What happens at a CVA creditors meeting

11 August 2017

I am worried about the creditors' meeting for my company's CVA. What should I do to prepare and what is likely to happen? Will anyone attend?

The meeting is chaired by the advisor or an insolvency practitioner (IP). Creditors are sometimes represented by professionals from other insolvency firms if the debt is substantial. The aim of the meeting is to allow the creditors to question the director's proposals; however it is NOT a place for settling disputes. 

At the meeting, the creditors will vote on the proposed restructure of the company debts. If there is a majority vote of 75% by value of the total value of unsecured creditors at the meeting (whether in person or by proxy) vote in favour. A second vote, not including connected creditors, is taken and provided that not more than 50% of unsecured creditors vote against the proposal, it is approved. Remember that the bank or other secured creditors are not affected by this process. For an example of votes at a creditors meeting click here

Directors often worry about the creditors meeting.

However, if the work has been done thoroughly and all the creditors are thoroughly informed of what is happening before the CVA is filed at court, then there is no reason for alarm.

In practice, it is rare for creditors to turn up. Instead, if they want to vote yes, they are more likely to send in a proxy. In our CVAs, the Voluntary Arrangement Service (VAS) which represents HMRC, will generally be supportive of viable proposals that are well built and show proper care with attention to detail. Given that the VAS often represents the largest votes, then we ensure they are comfortable with the CVA process very early in the cycle of events. However,  VAS need to be confident that you are going to comply with your obligations.  Therefore a poor record of filing returns on time and indeed even late filing of director's Self Assessment for tax will dent that confidence. Proper communication with creditors is a vital part of KSA's strategy for helping you build a CVA deal.

  1. The chairman controls the ability to vote, and provided creditors have been asked to consider a sensibly structured deal, almost all proposals are accepted by creditors.The creditors may wish to modify the proposal - once again, the modifications need to be approved by the majority votes (see above).This is often done by HMRC to ensure future debts are paid on time and future filing of tax returns is done correctly. Occasionally, other creditors may ask for a modification to the proposal.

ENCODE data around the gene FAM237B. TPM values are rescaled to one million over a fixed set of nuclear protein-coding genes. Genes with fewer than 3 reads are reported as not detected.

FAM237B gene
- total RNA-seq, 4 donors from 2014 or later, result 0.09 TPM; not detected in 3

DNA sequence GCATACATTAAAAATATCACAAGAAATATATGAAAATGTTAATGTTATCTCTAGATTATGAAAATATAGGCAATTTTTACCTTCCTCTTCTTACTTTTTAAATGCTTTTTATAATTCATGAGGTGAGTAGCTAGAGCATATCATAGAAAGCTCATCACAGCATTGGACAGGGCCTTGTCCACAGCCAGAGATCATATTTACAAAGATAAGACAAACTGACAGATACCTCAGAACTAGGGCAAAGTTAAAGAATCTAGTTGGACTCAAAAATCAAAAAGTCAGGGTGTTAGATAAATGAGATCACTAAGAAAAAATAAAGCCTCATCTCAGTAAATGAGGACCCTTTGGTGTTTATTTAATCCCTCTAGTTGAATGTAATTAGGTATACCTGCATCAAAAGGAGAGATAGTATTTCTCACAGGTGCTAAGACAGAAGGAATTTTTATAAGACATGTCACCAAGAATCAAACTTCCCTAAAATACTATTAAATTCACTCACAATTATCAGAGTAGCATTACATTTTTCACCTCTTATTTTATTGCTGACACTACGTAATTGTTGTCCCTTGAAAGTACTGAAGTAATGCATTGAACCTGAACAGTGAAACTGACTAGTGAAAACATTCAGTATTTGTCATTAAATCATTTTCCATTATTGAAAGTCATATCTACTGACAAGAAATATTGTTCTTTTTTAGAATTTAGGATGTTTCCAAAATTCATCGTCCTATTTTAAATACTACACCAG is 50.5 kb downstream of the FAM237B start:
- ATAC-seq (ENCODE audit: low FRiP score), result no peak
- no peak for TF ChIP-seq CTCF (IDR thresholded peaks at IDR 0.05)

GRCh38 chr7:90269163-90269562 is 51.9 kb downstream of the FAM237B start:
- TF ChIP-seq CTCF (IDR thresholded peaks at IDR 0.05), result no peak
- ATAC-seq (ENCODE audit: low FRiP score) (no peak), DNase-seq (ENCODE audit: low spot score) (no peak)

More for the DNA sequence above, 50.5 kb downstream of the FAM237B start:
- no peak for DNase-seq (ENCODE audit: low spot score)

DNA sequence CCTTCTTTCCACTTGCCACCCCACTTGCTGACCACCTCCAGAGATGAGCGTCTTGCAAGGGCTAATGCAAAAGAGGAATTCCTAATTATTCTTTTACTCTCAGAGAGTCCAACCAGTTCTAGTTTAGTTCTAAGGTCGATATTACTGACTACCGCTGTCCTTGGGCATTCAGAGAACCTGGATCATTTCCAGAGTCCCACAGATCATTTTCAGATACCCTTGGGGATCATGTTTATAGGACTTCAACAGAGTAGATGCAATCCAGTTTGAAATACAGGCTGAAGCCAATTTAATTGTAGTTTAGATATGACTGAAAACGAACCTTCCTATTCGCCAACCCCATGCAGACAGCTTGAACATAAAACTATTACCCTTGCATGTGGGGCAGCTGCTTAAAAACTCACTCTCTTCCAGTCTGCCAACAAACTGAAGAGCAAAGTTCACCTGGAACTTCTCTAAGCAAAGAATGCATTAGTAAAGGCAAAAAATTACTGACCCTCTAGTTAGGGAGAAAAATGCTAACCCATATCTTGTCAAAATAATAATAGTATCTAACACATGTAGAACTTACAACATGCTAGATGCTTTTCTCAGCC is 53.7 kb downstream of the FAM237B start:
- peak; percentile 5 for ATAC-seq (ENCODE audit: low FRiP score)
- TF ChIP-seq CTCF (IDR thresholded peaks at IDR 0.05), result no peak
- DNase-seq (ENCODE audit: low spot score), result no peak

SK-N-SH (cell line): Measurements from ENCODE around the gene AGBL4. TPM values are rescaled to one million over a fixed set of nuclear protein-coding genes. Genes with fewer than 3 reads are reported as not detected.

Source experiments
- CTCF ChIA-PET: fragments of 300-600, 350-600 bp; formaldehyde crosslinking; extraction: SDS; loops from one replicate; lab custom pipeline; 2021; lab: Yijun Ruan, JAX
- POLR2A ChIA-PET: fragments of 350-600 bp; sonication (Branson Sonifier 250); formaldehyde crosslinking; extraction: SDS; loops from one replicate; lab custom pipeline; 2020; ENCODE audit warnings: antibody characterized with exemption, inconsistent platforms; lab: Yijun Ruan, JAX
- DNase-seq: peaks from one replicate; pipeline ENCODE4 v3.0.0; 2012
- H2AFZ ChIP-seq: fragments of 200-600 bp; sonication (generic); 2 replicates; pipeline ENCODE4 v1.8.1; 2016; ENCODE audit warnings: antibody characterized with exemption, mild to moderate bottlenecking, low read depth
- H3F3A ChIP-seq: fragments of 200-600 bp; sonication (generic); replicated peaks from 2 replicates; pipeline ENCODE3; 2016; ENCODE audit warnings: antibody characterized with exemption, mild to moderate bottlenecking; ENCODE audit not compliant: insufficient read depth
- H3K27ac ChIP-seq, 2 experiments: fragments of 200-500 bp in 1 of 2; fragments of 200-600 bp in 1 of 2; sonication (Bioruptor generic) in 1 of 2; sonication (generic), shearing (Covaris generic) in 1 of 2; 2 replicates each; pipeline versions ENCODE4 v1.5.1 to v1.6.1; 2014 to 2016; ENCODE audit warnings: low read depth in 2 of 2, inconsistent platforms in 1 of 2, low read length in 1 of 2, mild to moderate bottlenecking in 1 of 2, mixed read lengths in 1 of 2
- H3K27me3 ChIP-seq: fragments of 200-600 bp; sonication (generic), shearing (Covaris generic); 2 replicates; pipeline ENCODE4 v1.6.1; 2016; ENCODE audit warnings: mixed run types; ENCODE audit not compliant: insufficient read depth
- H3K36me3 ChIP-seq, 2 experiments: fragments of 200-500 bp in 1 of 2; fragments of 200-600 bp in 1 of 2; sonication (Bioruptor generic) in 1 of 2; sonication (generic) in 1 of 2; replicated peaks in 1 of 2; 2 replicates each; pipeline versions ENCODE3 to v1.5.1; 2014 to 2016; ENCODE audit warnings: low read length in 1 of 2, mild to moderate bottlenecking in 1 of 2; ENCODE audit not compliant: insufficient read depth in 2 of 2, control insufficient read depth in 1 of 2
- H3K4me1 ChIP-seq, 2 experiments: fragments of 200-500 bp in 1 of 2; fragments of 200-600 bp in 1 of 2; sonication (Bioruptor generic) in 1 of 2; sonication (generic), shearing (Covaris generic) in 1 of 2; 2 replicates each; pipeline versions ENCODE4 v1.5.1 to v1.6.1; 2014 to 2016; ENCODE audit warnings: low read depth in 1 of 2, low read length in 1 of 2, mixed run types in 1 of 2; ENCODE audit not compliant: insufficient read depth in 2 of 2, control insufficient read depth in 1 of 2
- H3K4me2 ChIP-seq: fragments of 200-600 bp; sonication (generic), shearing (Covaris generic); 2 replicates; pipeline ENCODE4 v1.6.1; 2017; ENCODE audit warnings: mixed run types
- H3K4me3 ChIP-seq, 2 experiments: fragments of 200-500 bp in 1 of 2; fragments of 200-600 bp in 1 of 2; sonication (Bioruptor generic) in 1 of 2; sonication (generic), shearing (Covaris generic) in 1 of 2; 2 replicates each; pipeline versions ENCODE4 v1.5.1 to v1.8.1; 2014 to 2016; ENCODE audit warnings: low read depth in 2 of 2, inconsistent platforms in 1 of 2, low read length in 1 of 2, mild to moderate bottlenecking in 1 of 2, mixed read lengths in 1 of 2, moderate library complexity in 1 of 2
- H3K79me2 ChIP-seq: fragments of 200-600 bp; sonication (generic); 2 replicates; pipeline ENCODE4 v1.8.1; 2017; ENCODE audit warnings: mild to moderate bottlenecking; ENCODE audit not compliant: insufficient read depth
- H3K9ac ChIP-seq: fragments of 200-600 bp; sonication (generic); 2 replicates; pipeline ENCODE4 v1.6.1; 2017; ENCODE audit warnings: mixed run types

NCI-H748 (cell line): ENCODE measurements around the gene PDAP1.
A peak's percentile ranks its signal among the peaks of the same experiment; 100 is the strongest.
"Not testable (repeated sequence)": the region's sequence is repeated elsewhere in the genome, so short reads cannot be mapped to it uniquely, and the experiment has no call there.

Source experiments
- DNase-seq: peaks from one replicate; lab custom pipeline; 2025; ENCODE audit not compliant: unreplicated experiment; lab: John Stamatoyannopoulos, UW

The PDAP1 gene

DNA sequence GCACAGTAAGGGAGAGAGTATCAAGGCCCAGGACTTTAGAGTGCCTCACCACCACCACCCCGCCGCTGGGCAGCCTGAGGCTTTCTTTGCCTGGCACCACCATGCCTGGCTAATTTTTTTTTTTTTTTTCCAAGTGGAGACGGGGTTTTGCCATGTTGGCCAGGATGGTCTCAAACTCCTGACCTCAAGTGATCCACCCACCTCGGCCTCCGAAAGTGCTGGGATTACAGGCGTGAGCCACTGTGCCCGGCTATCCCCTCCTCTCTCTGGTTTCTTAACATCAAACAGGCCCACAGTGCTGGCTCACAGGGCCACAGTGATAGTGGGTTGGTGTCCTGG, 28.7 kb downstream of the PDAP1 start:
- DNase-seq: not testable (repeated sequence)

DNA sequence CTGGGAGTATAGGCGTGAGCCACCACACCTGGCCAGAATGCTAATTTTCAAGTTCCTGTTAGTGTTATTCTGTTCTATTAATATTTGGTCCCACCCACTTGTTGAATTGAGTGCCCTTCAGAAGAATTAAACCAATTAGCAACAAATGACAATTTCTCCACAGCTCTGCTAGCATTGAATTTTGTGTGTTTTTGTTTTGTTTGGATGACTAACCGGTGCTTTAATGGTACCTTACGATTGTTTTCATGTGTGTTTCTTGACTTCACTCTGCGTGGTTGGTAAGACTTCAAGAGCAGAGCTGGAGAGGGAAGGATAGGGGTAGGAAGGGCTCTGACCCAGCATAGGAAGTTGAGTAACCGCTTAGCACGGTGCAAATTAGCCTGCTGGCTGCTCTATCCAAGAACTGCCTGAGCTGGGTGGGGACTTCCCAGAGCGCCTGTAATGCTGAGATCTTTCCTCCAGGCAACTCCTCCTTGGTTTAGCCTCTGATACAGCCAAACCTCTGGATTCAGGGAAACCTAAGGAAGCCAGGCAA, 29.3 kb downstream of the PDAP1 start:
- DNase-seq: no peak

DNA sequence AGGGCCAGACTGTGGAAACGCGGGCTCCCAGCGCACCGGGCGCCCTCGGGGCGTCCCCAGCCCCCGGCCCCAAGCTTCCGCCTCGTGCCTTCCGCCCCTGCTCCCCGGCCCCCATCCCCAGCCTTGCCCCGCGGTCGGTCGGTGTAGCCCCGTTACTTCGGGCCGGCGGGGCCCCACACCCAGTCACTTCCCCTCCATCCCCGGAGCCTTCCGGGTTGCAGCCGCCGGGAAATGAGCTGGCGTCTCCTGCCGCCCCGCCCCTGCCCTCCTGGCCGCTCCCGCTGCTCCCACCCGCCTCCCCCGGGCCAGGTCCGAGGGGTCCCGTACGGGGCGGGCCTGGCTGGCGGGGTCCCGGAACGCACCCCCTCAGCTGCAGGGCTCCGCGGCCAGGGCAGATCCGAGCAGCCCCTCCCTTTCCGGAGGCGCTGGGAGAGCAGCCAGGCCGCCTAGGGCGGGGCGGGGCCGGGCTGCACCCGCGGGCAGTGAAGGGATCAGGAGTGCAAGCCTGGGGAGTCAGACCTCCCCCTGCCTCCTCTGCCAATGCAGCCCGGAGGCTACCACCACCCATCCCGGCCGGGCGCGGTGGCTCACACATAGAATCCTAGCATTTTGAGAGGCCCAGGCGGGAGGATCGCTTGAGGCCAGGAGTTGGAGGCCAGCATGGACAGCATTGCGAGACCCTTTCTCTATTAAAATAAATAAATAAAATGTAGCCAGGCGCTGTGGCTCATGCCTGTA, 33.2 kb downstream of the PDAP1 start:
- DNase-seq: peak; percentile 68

2. At the same time as the creditors meeting, the members (shareholders) meeting is held. Members decide whether to accept the proposal as made or modified and a vote of 50% in favour is required.

  3. If both meetings approve the proposal, the meetings close. The chairman must then issue a chairman's report, within 4 days, to all creditors and the court, stating what happened, who voted and how they voted.

What happens next?

Get on, run the business and make some money. Remember that once the company is in a CVA, the directors have to make it work and keep up any payments to creditors. Two or more failures to pay the dividend will deem the arrangement to be a failure and the company will be wound up. If you are having any problems meeting the payments or there is a change in your circumstances, let the supervisor know as soon as possible. Another creditors meeting could be held with further modifications being put to creditors but be warned they are likely to be less accommodating second time round.

Categories: CVA, What is a CVA or Company voluntary arrangement?

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